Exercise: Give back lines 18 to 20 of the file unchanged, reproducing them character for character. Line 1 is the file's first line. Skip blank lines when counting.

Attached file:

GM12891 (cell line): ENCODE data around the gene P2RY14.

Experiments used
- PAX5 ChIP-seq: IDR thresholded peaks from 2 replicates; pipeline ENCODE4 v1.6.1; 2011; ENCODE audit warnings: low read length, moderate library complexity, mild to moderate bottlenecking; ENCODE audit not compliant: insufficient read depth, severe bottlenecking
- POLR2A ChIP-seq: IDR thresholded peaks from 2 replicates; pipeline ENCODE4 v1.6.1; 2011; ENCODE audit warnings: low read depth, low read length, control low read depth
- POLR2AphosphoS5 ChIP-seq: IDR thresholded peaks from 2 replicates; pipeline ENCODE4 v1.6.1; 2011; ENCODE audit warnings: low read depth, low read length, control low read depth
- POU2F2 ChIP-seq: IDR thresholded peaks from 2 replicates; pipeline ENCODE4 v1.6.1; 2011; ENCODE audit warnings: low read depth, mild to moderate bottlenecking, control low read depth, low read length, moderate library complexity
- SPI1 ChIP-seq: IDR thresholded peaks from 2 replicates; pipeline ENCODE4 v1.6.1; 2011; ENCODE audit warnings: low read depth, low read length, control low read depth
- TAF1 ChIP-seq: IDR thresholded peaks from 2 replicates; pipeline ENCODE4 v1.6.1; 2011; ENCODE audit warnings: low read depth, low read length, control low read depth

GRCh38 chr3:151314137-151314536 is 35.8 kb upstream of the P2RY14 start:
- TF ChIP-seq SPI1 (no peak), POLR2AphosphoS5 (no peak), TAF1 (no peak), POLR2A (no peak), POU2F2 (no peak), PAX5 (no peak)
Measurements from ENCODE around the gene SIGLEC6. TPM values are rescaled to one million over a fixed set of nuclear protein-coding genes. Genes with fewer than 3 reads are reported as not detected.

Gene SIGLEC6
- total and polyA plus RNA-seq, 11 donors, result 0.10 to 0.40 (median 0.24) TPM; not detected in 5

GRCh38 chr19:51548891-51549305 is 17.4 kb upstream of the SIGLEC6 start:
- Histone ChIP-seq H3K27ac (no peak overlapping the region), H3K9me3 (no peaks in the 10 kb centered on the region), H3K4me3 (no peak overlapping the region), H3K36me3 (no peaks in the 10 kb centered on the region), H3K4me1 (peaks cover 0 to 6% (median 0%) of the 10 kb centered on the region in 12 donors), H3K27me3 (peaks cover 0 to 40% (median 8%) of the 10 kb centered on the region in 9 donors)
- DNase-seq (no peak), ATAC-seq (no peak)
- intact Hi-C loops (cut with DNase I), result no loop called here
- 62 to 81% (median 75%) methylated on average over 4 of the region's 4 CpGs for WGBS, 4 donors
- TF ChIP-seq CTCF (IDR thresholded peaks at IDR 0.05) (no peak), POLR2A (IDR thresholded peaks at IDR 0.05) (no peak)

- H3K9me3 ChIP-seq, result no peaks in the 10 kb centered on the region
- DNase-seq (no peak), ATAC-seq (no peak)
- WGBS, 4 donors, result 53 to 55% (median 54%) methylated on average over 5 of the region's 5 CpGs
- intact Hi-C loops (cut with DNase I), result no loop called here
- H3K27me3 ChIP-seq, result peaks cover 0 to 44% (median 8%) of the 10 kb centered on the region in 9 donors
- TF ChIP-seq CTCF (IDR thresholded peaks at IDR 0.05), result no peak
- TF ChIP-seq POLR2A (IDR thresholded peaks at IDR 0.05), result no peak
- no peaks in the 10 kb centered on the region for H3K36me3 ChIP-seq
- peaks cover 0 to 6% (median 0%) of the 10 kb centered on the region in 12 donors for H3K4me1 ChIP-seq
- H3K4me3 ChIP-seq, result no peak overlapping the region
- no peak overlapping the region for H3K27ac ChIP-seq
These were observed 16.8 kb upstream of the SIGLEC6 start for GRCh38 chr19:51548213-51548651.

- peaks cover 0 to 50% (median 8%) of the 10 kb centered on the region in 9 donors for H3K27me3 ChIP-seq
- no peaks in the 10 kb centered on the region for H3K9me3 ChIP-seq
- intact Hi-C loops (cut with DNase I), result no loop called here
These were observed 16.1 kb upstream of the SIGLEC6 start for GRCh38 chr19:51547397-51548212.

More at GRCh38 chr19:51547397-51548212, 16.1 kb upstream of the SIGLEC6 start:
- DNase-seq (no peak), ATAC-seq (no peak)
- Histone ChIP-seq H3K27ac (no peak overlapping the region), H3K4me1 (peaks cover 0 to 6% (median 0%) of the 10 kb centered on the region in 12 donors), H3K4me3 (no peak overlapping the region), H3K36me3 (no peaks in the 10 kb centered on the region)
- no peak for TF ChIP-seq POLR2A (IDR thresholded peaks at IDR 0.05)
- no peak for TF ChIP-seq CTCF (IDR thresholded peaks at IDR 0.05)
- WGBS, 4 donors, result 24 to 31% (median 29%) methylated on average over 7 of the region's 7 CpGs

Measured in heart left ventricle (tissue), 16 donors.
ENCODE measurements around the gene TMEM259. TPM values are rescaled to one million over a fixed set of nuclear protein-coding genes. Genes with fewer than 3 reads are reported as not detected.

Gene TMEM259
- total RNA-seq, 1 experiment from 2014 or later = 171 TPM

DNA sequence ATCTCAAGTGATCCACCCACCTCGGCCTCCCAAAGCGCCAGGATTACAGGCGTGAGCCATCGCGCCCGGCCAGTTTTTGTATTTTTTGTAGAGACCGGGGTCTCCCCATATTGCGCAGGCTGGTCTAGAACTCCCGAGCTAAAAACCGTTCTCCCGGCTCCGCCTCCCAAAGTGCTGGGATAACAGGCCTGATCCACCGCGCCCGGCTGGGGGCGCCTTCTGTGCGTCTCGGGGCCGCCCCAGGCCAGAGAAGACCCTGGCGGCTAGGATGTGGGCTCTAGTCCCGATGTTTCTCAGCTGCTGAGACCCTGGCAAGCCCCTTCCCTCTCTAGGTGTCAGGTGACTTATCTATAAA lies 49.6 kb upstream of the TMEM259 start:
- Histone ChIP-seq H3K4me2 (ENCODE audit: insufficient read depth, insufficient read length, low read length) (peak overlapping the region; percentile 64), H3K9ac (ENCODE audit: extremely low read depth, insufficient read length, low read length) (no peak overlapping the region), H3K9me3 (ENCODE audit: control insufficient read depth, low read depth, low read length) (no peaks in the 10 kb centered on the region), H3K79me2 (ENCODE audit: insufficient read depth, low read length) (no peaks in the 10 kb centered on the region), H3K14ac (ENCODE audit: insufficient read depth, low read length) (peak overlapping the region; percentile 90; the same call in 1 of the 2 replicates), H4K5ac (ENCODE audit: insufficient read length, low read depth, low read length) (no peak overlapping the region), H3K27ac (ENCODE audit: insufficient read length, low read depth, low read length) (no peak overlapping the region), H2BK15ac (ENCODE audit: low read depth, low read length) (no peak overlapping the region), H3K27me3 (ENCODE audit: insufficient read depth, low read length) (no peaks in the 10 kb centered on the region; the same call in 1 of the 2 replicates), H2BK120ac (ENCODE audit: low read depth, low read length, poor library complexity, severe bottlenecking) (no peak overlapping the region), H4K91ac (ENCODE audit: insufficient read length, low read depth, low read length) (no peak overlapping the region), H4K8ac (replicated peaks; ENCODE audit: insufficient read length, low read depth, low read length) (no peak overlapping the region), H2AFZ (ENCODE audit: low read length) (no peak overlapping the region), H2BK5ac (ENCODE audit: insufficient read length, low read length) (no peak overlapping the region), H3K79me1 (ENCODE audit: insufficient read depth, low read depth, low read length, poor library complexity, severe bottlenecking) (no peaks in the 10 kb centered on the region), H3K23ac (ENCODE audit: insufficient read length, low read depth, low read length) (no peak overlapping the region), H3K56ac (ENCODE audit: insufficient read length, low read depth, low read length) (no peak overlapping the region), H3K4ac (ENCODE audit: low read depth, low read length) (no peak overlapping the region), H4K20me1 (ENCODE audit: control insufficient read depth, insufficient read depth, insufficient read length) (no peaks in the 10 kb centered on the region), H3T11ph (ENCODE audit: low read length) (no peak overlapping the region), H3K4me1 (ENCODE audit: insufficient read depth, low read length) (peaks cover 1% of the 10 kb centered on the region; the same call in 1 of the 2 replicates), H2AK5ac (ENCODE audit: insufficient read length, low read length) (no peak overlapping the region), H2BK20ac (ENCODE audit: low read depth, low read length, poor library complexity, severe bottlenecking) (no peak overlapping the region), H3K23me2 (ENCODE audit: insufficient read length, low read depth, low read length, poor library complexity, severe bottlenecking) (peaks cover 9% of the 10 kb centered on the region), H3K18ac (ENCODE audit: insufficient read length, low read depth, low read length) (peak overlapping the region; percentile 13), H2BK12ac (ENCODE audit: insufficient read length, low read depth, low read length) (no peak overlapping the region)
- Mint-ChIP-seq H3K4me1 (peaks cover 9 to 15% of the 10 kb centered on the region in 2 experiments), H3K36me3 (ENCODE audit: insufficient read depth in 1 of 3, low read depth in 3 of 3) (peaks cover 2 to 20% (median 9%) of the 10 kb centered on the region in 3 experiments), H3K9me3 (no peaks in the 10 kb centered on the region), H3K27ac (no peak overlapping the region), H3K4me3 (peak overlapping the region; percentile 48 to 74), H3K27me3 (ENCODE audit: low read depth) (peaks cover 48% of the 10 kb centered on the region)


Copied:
- 62 to 81% (median 75%) methylated on average over 4 of the region's 4 CpGs for WGBS, 4 donors
- TF ChIP-seq CTCF (IDR thresholded peaks at IDR 0.05) (no peak), POLR2A (IDR thresholded peaks at IDR 0.05) (no peak)

- H3K9me3 ChIP-seq, result no peaks in the 10 kb centered on the region